(Continued from Part 1) Simone talks to Kim Kontos about her experiences and journey to becoming a lawyer.
Just put one foot in front of the other
I did four courses in my first year, then in my second year I did five courses plus the Law Skills paper. I studied and worked full-time during my first year, everything was a blur. I had gruelling weekend classes, all-day Saturdays and some Sundays. I’d never experienced this sort of intensity in my previous degree programmes. I met many other people in the programme, some young, some mature. I became friends with some of the more mature students and realized that everyone had similar stories, they’d all wanted to study Law since they were children and circumstances had prevented them from doing so. We bonded over our shared experiences as mature students with full time jobs and family responsibilities, we formed a support-group of sorts. We still get together.
At the end of the first year, I took vacation from work for the three weeks before the exams started. I studied and I prayed, admittedly, I don’t think I’ve ever done either activity as fervently as I did during those weeks. Thankfully, I passed everything but not with the exceptional grades I’d grown to expect. I was humbled. I reasoned that I was a working wife and mother with a very demanding job, I’d just been made the Director of a very challenging Department at work. I consoled myself because the grades, though not what I would have liked, were respectable. I then focused on my second and final year.
During my second year, I took secondment to another, less demanding, organization. I left my senior position and took a major pay-cut, I knew that if I wanted to successfully complete the UOL’s final year LLB exams I had to make sacrifices. And sacrifice I did. I don’t know how my husband put up with me during that final year. Thankfully my children were not old enough to figure out what was happening, I hope they don’t remember that they rarely saw me or spent time with me during that final year. Admittedly, I was not attentive to house-keeping, cooking, washing or spending time with my family. Mercifully, the end was in sight.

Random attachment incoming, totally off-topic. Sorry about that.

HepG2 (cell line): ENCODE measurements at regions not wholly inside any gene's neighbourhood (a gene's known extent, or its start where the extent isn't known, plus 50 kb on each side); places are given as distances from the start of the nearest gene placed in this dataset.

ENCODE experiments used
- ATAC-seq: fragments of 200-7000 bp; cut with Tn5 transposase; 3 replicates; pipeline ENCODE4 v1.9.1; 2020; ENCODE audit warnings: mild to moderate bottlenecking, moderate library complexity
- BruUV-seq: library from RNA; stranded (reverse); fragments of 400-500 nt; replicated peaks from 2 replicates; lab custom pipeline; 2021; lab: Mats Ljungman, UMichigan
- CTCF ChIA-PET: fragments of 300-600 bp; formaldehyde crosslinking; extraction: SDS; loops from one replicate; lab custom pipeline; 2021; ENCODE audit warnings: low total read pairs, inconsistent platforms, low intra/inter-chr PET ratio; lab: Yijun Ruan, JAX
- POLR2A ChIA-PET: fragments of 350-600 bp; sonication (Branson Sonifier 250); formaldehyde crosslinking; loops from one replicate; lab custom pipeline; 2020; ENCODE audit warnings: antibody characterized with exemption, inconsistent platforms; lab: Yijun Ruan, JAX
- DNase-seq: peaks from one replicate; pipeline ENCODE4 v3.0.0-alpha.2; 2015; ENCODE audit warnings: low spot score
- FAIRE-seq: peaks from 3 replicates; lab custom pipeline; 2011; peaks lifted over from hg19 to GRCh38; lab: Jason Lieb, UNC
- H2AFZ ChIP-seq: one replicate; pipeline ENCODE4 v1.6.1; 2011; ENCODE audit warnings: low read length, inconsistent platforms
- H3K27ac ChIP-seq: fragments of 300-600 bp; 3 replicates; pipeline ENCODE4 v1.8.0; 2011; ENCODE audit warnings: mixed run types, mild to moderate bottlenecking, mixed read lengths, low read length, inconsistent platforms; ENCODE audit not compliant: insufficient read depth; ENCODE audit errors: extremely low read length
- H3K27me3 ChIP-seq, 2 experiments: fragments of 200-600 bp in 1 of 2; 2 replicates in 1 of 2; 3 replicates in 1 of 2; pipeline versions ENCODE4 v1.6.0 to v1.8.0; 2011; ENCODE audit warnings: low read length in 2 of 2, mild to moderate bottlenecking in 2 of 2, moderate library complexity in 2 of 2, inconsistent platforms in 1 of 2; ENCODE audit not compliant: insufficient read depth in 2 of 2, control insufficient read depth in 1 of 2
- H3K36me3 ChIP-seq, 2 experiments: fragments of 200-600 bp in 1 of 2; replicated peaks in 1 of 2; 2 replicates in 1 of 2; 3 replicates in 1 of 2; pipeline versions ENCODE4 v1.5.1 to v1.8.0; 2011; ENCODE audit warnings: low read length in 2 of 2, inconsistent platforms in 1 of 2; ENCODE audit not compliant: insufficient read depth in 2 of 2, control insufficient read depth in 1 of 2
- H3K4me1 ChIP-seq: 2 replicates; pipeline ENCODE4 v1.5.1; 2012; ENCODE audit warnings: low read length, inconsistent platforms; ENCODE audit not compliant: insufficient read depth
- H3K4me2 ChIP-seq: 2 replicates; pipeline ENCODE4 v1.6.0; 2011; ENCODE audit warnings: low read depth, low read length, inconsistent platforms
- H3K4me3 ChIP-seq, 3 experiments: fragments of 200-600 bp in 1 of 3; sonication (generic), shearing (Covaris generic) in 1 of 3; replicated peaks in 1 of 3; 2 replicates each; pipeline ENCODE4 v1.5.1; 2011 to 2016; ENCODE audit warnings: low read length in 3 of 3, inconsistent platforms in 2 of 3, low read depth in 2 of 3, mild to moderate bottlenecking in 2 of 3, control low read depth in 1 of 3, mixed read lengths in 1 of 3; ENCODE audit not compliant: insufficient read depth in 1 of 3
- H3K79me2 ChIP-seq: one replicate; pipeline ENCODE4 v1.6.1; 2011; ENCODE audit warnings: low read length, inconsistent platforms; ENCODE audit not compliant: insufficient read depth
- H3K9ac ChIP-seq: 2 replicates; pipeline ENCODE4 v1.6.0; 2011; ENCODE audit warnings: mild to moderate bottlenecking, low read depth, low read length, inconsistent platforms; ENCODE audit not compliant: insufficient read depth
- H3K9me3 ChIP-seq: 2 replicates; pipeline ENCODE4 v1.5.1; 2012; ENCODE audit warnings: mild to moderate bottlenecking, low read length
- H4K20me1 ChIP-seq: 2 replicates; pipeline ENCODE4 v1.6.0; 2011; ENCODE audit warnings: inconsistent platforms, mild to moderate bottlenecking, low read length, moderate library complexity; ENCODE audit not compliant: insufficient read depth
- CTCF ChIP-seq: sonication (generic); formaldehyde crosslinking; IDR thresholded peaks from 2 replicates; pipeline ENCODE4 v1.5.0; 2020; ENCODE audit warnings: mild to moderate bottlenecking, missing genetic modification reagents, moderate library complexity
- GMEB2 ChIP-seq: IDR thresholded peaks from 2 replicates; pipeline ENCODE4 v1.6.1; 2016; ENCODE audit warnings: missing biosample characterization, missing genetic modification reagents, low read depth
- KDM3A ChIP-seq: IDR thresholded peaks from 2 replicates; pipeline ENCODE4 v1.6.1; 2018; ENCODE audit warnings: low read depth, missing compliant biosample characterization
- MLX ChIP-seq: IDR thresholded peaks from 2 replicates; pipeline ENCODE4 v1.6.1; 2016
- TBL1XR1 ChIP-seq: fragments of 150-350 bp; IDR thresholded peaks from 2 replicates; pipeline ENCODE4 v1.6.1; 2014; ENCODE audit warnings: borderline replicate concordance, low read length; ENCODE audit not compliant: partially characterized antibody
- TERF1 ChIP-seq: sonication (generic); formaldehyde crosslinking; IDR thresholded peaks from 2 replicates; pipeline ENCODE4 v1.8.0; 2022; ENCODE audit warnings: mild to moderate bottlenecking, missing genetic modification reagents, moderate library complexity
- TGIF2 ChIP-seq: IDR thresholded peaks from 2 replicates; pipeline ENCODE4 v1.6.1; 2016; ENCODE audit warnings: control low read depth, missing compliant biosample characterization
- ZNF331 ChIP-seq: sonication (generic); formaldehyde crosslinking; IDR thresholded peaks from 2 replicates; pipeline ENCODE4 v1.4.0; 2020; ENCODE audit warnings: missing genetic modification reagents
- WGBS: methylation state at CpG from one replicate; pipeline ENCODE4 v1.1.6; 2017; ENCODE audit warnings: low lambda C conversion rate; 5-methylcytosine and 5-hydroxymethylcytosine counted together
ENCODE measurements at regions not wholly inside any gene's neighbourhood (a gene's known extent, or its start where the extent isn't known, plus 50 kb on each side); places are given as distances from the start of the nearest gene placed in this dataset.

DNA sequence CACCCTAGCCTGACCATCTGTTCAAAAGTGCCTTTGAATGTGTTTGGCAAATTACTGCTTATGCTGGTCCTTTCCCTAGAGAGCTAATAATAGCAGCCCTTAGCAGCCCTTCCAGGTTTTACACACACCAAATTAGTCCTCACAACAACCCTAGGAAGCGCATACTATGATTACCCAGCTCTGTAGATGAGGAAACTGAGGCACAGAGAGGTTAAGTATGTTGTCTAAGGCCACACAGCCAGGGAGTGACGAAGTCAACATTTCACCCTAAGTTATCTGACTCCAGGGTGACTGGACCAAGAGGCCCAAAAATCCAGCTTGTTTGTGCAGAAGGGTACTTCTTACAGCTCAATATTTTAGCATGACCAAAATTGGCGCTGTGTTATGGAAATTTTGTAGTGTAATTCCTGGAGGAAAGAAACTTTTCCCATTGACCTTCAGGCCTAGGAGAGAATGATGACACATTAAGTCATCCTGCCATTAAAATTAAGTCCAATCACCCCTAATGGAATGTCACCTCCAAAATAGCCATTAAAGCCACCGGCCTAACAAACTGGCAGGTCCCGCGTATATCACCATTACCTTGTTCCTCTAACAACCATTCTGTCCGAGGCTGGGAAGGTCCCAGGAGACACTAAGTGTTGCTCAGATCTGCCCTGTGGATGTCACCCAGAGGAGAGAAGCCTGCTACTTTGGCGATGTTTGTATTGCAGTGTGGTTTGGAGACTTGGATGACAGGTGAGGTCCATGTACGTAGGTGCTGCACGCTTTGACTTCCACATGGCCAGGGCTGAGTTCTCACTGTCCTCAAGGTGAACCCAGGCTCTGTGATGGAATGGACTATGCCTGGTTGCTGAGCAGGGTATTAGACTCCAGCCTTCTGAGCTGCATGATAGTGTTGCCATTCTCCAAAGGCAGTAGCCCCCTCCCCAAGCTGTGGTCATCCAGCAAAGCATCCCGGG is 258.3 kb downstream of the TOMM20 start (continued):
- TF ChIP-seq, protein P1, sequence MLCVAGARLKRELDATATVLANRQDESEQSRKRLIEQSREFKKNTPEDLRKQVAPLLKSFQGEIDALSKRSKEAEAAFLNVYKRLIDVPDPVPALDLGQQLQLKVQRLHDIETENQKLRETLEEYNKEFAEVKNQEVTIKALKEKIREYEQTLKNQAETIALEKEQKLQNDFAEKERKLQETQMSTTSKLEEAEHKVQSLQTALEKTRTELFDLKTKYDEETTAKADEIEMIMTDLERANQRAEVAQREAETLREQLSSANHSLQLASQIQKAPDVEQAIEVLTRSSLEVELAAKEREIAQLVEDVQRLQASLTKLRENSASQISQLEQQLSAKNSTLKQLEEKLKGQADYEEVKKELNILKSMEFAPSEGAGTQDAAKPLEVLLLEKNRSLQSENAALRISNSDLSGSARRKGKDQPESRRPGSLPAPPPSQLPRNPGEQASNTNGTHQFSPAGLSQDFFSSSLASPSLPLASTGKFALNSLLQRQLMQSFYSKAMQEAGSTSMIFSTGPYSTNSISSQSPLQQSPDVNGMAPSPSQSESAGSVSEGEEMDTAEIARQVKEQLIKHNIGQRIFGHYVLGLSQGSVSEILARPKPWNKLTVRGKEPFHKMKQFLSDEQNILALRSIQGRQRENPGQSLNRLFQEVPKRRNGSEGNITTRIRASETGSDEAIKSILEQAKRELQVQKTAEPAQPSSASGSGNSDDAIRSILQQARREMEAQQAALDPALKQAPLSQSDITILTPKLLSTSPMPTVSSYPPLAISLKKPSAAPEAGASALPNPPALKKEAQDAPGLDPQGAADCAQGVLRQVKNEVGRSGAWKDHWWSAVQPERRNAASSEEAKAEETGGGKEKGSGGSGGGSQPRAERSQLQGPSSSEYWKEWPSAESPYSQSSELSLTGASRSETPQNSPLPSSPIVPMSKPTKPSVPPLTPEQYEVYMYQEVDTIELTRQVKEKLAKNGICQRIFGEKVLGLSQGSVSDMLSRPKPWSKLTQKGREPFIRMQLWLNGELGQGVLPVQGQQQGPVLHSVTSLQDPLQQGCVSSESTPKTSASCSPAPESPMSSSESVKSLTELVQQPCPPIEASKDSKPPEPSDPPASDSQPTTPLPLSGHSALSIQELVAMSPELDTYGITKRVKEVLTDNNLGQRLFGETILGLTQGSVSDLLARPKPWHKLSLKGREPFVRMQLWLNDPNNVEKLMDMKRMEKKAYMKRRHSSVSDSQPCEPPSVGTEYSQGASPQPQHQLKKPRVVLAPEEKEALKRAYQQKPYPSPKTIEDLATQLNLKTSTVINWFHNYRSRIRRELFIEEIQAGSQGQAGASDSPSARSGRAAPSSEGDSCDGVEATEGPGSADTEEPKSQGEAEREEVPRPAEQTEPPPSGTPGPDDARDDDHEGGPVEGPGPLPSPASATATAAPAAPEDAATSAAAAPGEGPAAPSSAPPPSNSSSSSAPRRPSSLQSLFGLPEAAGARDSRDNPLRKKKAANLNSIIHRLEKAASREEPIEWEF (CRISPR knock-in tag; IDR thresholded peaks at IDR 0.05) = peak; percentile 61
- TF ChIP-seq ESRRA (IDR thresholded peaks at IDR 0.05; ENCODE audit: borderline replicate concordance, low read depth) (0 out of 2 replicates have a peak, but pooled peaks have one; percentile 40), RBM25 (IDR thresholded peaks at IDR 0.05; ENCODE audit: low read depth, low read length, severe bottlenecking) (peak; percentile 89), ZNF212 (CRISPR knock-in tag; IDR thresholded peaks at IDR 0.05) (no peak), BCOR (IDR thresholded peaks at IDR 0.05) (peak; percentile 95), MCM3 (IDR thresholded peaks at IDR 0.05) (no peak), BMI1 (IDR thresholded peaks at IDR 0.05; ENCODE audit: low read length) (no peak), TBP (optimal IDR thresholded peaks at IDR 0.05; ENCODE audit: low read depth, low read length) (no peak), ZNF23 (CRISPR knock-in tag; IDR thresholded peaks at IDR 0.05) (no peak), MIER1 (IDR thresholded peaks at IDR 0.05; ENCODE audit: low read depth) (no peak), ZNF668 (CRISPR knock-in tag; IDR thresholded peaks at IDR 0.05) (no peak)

I am not ashamed to say that I went into a church to check my final year grades. I am not fanatically religious, but an alert from the University of London about the release of your final year LLB grades will make anyone who is so inclined to drop to their knees. And drop to my knees I did. I was cold-sweating and shaking. In tears, I called my best friend and opened the link. Thankfully the tears were not wasted. I passed! I had my LLB, with Honours!
Why stop here? Finish what you start
After earning my LLB, I was transferred to the Legal Department at my job. I’d been telling myself that I didn’t want to practice Law, the LLB was enough. I was fooling myself. After just a few weeks I decided that I had to go all the way and be admitted to practice.
A year later, I applied and was admitted to another UK university to pursue my Legal Practice Certificate (LPC), by this time my family and I were veterans at making sacrifices. I took an eighteen-month unpaid leave of absence from my job and did the programme. All the sacrifices were worth it, I earned my LPC with Distinction. The UOL had provided me with an excellent foundation and because of it, I was able to excel in the LPC programme.
In my country, people with a LPC must satisfactorily complete a six-month in-service training programme in order to be considered for admission to practice. After a couple months of unsuccessful attempts at securing a training opportunity, a UOL classmate’s recommendation allowed me to secure a great training opportunity. I completed it successfully and was finally admitted to practice Law one week after my thirty-seventh birthday.
On the surface, my entire journey to becoming a Lawyer took a relatively short time. Honestly, it was a lifetime in the making. I realize now that my initial disappointment, every detour, every other job and every other degree I pursued were just preparing me for the moment when I would stand up in the Convocation Hall at the Hall of Justice, take the oath and be added to the Roll of Attorneys.
Now, when I walk into a courtroom, I bow to the court and proceed to the bar and I’m taken aback by how this one simple act, which may be taken for granted by someone whose journey may not have been as lengthy or convoluted as mine, means a great deal to me. I know now that no experiences, delays, challenges or detours are ever wasted. Once you’re committed to your journey you always end up at the right destination!